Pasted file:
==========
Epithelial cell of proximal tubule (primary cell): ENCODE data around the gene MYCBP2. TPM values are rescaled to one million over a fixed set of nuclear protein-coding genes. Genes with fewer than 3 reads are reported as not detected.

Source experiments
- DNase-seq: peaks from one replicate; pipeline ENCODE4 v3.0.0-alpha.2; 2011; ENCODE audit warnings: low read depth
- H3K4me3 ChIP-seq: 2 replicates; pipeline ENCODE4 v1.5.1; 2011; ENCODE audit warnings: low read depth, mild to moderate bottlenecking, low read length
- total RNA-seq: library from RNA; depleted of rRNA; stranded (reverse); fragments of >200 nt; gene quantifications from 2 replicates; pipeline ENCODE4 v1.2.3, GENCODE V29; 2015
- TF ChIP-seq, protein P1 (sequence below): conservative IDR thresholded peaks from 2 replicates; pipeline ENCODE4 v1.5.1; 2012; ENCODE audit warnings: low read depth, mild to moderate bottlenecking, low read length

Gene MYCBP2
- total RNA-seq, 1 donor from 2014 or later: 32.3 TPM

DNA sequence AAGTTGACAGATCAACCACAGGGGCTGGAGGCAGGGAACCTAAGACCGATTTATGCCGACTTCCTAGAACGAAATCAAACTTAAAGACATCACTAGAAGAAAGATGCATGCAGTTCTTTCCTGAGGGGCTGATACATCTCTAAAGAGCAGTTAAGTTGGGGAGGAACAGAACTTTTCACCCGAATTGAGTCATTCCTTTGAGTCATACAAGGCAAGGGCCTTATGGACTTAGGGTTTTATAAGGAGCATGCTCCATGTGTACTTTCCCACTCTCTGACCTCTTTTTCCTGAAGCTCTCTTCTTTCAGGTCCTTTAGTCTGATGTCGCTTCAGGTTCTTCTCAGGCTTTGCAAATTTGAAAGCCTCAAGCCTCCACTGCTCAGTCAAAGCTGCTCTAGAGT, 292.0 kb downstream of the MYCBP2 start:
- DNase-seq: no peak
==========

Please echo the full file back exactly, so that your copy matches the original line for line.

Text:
Epithelial cell of proximal tubule (primary cell): ENCODE data around the gene MYCBP2. TPM values are rescaled to one million over a fixed set of nuclear protein-coding genes. Genes with fewer than 3 reads are reported as not detected.

Source experiments
- DNase-seq: peaks from one replicate; pipeline ENCODE4 v3.0.0-alpha.2; 2011; ENCODE audit warnings: low read depth
- H3K4me3 ChIP-seq: 2 replicates; pipeline ENCODE4 v1.5.1; 2011; ENCODE audit warnings: low read depth, mild to moderate bottlenecking, low read length
- total RNA-seq: library from RNA; depleted of rRNA; stranded (reverse); fragments of >200 nt; gene quantifications from 2 replicates; pipeline ENCODE4 v1.2.3, GENCODE V29; 2015
- TF ChIP-seq, protein P1 (sequence below): conservative IDR thresholded peaks from 2 replicates; pipeline ENCODE4 v1.5.1; 2012; ENCODE audit warnings: low read depth, mild to moderate bottlenecking, low read length

Gene MYCBP2
- total RNA-seq, 1 donor from 2014 or later: 32.3 TPM

DNA sequence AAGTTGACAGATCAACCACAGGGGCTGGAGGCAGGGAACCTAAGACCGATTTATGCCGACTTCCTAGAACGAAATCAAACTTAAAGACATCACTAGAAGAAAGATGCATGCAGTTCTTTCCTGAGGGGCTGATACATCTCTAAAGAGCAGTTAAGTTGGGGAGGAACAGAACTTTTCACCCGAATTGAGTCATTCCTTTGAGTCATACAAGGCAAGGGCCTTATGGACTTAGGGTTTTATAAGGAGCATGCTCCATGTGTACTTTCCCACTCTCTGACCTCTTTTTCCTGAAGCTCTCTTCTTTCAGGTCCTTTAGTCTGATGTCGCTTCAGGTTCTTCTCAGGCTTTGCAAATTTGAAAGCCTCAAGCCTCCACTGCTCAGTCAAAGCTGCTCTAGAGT, 292.0 kb downstream of the MYCBP2 start:
- DNase-seq: no peak